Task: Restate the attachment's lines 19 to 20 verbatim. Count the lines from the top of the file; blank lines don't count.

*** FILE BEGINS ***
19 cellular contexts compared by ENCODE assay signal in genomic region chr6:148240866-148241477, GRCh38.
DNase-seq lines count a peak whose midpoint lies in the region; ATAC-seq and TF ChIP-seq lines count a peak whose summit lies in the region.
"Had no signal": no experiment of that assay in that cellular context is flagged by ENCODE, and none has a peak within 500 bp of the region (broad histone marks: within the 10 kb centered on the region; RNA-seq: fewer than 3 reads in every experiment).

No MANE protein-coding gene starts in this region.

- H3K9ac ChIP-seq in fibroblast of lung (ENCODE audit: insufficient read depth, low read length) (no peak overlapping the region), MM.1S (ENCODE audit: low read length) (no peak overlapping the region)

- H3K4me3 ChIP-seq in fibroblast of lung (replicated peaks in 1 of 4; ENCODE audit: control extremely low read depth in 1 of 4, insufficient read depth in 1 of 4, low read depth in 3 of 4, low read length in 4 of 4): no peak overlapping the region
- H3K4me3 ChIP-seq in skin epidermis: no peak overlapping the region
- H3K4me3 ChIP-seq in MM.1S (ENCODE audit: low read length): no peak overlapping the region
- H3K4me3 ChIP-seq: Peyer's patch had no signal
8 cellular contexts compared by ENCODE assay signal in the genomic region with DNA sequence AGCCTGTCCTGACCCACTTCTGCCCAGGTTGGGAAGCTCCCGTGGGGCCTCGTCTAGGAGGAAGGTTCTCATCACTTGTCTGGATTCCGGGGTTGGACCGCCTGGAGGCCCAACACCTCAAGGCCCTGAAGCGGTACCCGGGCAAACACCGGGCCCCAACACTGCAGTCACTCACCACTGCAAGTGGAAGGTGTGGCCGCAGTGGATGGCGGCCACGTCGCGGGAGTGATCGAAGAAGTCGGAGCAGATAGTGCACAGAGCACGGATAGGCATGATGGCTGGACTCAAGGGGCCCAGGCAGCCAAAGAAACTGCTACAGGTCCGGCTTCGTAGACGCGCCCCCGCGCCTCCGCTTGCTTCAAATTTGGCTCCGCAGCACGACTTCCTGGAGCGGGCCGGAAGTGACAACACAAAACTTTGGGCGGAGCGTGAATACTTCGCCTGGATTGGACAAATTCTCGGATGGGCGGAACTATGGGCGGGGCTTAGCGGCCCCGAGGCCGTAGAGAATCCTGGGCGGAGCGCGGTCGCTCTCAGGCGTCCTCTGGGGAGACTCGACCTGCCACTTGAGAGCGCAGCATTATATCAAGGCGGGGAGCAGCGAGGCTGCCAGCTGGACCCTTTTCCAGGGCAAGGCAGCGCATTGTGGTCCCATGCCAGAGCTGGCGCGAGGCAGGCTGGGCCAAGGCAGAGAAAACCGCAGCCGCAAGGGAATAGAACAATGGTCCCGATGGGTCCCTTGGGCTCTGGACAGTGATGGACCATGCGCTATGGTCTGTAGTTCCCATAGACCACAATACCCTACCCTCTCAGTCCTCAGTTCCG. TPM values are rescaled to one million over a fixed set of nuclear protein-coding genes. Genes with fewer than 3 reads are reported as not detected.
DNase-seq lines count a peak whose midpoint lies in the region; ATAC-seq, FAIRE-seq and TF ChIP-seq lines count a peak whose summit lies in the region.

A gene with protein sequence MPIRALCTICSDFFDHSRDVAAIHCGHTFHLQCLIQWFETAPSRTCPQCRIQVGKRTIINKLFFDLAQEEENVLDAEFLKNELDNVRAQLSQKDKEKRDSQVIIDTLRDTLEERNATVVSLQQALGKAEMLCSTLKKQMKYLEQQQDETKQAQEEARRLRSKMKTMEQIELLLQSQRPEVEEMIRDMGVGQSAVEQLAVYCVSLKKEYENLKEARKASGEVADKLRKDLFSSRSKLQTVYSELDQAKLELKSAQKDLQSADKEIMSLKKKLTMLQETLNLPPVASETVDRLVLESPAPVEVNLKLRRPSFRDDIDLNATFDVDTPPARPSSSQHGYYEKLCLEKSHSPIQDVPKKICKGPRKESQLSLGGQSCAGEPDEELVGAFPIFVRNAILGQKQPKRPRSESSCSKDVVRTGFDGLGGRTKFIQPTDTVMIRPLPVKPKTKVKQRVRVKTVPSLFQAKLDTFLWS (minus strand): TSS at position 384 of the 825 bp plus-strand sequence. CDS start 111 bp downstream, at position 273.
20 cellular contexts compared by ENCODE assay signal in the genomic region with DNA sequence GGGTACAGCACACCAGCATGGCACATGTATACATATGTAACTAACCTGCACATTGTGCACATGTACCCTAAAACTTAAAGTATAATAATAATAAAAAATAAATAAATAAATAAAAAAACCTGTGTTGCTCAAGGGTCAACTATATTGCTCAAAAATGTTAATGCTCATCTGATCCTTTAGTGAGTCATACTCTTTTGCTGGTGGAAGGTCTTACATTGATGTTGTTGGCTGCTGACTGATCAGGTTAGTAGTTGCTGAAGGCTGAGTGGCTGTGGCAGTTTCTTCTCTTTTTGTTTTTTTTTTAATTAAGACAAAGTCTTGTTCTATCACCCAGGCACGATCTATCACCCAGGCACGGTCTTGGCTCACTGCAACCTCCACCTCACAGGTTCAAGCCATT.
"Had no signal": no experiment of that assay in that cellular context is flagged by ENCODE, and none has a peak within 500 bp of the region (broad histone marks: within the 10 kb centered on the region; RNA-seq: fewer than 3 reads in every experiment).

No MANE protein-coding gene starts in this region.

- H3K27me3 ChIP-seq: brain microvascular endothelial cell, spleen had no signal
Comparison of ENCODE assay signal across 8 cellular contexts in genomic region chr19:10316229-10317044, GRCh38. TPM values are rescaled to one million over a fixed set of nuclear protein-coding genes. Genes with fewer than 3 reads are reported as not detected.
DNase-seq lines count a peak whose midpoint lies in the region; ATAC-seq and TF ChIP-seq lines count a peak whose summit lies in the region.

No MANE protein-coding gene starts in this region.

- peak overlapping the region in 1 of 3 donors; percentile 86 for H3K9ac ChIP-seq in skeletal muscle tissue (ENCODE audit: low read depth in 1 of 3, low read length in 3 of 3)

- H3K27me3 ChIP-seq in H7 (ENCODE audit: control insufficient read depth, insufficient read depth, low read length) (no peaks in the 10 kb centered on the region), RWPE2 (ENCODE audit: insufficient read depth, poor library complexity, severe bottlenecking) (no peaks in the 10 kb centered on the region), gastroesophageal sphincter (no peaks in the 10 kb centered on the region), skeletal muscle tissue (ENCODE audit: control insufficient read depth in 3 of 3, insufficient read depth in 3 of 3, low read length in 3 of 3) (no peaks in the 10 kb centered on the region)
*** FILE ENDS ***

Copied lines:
No MANE protein-coding gene starts in this region.

- peak overlapping the region in 1 of 3 donors; percentile 86 for H3K9ac ChIP-seq in skeletal muscle tissue (ENCODE audit: low read depth in 1 of 3, low read length in 3 of 3)